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I'm evaluating how well the MongoDB aggregation framework suits our needs as we are currently running on top of SQL Server. I'm having a hard time performing a specific query:

Say I have the following pseudo records (modeled as columns in a sql table and as a full document in a mongodb collection)

{
   name: 'A',
   timespent: 100,
},
{
   name: 'B',
   timespent: 200,
},
{
   name: 'C',
   timespent: 300,
},
{
   name: 'D',
   timespent: 400,
},
{
   name: 'E',
   timespent: 500,
}

I want to group the timespent field in to ranges and count the occurrences so I will get e.g. the following pseudo-records:

results{
   0-250: 2,
   250-450: 2,
   450-650: 1
}

Note that these ranges (250, 450 and 650) are dynamic and will likely be altered over time by the user. In SQL we extracted the results with something like this:

select range, COUNT(*) as total from (
select case when Timespent <= 250 then '0-250'
when Timespent <= 450 then '200-450'
else '450-600' end as range
from TestTable) as r
group by r.range

Again, note that this sql is constructed dynamically by our app to fit the specific ranges available at any one time.

I'm struggling to find the appropriate constructs in the mongodb aggregation framework to perform such queries. I can query for the results of a single range by inserting a $match into the pipeline(i.e. getting the result of a single range) but I cannot grok how to extract all the ranges and their counts in a single pipeline query.

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May be this link will help you stackoverflow.com/questions/8945766/… –  Mayur Kataria Feb 11 '14 at 11:39

1 Answer 1

up vote 12 down vote accepted

what corresponds to the "case" SQL statement in the aggregation framework, is the $cond operator (see manual). $cond statements can be nested to simulate "when-then" and "else", but I have chosen another approach, because it is easier to read (and to generate, see below): I'll use the $concat operator to write the range string, which then serves as grouping key.

So for the given collection:

db.xx.find()
{ "_id" : ObjectId("514919fb23700b41723f94dc"), "name" : "A", "timespent" : 100 }
{ "_id" : ObjectId("514919fb23700b41723f94dd"), "name" : "B", "timespent" : 200 }
{ "_id" : ObjectId("514919fb23700b41723f94de"), "name" : "C", "timespent" : 300 }
{ "_id" : ObjectId("514919fb23700b41723f94df"), "name" : "D", "timespent" : 400 }
{ "_id" : ObjectId("514919fb23700b41723f94e0"), "name" : "E", "timespent" : 500 }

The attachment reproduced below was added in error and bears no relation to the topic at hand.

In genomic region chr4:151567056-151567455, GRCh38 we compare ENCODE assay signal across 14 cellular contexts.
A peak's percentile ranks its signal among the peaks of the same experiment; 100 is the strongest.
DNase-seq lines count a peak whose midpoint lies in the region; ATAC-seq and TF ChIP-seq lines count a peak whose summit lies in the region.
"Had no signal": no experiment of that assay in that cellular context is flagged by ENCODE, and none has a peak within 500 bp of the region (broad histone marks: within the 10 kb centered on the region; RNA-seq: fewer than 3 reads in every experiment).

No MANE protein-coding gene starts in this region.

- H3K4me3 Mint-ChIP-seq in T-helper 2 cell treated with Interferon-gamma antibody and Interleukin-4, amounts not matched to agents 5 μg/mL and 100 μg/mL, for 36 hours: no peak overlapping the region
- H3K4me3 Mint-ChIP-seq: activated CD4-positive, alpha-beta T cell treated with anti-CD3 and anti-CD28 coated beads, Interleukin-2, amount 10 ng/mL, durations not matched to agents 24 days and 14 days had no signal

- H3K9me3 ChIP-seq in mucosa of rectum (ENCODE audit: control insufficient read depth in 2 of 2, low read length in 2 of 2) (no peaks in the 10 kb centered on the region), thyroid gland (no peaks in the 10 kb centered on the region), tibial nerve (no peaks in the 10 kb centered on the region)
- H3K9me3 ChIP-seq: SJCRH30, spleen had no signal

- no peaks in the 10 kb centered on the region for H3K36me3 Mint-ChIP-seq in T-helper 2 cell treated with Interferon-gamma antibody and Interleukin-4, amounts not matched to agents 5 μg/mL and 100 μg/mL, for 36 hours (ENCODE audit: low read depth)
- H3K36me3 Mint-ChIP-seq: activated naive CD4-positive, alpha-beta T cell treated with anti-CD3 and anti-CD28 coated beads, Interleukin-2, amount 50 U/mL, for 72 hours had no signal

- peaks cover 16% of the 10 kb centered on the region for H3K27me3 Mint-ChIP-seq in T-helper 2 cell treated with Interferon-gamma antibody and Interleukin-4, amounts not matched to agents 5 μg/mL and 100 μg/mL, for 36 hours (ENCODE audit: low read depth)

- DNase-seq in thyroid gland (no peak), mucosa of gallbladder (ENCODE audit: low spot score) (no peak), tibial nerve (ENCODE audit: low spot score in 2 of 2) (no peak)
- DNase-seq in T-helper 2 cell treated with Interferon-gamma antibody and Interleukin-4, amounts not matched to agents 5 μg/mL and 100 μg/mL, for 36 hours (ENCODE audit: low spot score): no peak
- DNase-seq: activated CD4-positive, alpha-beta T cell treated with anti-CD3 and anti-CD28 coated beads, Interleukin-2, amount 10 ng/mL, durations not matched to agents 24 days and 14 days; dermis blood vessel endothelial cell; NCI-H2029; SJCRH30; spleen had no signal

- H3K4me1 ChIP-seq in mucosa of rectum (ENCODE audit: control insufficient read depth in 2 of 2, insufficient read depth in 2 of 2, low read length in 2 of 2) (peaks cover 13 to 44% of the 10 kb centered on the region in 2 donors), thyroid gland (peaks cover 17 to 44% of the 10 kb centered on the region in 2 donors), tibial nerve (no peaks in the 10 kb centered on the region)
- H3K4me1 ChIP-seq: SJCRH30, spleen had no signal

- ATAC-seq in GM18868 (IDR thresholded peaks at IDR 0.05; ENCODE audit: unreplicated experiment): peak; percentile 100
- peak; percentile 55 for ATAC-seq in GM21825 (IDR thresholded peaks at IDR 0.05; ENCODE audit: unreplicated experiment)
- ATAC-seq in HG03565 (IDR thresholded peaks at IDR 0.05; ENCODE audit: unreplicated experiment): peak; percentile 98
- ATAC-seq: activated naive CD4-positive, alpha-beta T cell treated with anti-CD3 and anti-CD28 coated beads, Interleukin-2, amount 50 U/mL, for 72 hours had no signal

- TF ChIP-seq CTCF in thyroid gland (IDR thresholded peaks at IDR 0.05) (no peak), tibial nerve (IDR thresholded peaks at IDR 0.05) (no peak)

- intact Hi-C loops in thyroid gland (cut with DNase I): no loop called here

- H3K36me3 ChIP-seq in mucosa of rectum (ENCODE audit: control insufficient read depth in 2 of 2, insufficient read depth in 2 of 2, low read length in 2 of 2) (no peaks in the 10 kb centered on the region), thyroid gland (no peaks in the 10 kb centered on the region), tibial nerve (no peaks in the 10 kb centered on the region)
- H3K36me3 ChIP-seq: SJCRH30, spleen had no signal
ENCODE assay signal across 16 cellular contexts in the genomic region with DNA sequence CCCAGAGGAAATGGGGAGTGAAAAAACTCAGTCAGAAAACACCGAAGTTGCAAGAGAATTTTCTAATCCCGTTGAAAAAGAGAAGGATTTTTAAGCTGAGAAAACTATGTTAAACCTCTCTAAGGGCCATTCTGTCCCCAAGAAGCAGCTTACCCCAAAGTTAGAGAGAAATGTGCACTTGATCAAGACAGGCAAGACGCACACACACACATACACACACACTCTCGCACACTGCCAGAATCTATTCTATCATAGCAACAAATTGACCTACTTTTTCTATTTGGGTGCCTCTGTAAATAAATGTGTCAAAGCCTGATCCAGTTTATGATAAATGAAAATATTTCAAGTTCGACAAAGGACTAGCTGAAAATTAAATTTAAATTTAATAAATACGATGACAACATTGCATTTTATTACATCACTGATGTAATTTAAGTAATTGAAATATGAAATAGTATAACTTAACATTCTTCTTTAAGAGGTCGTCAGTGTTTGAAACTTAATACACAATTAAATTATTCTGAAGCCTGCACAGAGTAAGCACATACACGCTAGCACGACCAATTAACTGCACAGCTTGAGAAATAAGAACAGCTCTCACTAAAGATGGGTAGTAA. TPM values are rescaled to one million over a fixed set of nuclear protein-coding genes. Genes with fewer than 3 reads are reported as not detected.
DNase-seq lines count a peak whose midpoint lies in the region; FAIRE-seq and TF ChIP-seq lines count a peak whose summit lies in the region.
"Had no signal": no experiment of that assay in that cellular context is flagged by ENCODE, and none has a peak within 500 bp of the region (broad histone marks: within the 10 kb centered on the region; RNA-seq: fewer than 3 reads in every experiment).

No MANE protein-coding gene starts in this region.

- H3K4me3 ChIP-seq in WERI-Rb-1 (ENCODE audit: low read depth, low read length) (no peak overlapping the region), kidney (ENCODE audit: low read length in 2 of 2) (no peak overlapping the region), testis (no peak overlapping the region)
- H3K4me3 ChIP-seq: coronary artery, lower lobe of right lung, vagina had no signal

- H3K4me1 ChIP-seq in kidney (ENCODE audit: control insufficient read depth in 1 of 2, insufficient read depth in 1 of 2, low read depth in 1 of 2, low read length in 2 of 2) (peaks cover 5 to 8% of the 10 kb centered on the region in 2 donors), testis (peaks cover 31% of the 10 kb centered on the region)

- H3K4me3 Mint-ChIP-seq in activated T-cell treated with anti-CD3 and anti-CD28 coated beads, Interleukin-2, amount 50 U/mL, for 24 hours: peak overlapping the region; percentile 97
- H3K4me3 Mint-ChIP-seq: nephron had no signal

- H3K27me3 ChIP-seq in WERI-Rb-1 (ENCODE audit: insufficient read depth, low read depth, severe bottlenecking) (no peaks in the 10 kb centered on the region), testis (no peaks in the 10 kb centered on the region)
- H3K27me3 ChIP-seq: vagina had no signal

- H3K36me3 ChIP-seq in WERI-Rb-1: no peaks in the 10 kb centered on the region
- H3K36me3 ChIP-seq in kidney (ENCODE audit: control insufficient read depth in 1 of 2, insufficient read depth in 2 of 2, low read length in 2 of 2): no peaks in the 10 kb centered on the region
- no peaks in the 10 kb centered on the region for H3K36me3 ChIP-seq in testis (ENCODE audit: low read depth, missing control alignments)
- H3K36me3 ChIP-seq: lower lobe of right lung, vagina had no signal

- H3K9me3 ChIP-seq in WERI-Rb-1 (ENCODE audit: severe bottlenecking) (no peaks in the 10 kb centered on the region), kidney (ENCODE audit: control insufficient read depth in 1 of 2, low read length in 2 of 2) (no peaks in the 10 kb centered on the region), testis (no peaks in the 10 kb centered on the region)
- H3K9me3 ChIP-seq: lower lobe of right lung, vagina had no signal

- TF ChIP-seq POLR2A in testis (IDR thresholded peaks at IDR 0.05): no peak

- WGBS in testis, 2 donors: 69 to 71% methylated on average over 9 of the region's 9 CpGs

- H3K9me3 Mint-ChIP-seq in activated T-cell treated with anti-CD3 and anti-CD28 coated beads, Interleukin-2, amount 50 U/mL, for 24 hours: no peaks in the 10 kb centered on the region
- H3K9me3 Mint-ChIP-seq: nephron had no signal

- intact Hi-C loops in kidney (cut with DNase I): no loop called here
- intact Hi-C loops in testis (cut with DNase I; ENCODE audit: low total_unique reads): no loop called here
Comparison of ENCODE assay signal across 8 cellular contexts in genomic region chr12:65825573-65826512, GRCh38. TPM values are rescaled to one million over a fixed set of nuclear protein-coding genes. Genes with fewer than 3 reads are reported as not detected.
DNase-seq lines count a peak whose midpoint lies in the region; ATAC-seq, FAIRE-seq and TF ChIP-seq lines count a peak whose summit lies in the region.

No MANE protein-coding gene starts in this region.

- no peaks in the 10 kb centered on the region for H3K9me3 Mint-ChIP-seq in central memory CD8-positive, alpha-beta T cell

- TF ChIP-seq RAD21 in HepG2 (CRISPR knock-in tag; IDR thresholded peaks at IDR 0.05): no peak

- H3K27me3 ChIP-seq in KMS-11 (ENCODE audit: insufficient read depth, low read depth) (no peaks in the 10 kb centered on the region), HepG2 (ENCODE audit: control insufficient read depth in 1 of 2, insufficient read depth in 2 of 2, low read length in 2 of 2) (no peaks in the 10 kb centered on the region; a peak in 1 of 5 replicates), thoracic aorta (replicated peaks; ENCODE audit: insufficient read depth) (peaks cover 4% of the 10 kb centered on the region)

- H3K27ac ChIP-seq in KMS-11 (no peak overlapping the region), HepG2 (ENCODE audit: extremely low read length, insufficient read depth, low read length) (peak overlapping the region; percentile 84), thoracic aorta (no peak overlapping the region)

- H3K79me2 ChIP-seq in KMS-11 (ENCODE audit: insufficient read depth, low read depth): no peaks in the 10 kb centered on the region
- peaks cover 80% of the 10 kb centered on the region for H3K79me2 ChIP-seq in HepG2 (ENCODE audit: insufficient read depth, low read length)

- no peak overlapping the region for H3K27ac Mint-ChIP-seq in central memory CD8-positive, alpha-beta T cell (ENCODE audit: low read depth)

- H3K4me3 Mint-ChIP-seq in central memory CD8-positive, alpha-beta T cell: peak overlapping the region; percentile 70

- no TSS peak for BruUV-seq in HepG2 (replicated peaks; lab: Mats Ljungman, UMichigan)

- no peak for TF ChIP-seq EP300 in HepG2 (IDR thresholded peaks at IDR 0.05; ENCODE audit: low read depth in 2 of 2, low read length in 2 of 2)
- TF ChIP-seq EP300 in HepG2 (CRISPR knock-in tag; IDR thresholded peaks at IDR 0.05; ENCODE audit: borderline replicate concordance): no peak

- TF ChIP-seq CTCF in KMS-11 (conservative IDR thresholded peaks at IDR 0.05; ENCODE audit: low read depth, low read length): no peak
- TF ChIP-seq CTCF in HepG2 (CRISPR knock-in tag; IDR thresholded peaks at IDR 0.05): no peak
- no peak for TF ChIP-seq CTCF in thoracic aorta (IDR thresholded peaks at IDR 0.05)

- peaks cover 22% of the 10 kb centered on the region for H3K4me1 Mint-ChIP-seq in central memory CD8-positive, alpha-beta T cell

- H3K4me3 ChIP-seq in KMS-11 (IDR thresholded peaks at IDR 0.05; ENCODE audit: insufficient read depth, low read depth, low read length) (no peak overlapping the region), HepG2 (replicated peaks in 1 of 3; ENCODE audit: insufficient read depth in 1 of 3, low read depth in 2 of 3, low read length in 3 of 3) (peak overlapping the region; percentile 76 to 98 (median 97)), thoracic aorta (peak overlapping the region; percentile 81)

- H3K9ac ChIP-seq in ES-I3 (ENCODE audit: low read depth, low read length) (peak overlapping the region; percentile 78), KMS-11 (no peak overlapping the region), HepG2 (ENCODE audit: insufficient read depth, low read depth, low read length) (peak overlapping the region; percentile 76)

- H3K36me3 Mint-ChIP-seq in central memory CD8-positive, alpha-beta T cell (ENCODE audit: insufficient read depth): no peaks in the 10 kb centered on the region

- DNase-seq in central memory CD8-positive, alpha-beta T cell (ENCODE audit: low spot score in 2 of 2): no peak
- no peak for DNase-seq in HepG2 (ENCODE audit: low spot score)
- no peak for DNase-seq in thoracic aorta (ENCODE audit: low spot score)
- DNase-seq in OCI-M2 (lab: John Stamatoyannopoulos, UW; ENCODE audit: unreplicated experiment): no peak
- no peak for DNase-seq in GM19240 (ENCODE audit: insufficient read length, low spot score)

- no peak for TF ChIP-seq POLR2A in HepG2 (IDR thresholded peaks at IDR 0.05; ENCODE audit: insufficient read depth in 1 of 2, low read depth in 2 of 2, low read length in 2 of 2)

the aggregate (hardcoded) looks like this:

db.xx.aggregate([
  { $project: {
    "_id": 0,
    "range": {
      $concat: [{
        $cond: [ { $lte: ["$timespent", 250] }, "range 0-250", "" ]
      }, {
        $cond: [ { $and: [
          { $gte: ["$timespent", 251] }, 
          { $lt:  ["$timespent", 450] } 
        ] }, "range 251-450", "" ]
      }, {
        $cond: [ { $and: [
          { $gte: ["$timespent", 451] }, 
          { $lt:  ["$timespent", 650] } 
        ] }, "range 450-650", "" ]
      }]
    }
  }},
  { $group: { _id: "$range", count: { $sum: 1 } } },
  { $sort: { "_id": 1 } },
]);

and the result is:

{
    "result" : [
        {
            "_id" : "range 0-250",
            "count" : 2
        },
        {
            "_id" : "range 251-450",
            "count" : 2
        },
        {
            "_id" : "range 450-650",
            "count" : 1
        }
    ],
    "ok" : 1
}

In order to generate the aggregate command, you have to build the "range" projection as a JSON object ( or you could generate a string and then use JSON.parse(string) )

The generator looks like this:

var ranges = [ 0, 250, 450, 650 ];
var rangeProj = {
  "$concat": []
};

for (i = 1; i < ranges.length; i++) {
  rangeProj.$concat.push({
    $cond: {
      if: {
        $and: [{
          $gte: [ "$timespent", ranges[i-1] ]
        }, {
          $lt: [ "$timespent", ranges[i] ]
        }]
      },
      then: "range " + ranges[i-1] + "-" + ranges[i],
      else: ""
    }
  })
}

db.xx.aggregate([{
  $project: { "_id": 0, "range": rangeProj }
}, {
  $group: { _id: "$range", count: { $sum: 1 } }
}, {
  $sort: { "_id": 1 }
}]);

which will return the same result as above.

Does this help?

regards

Ronald

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Thanks for this answer. I never would have thought of the concat, but it certainly does simplify some things. –  Nathan Smith Nov 6 '14 at 19:26

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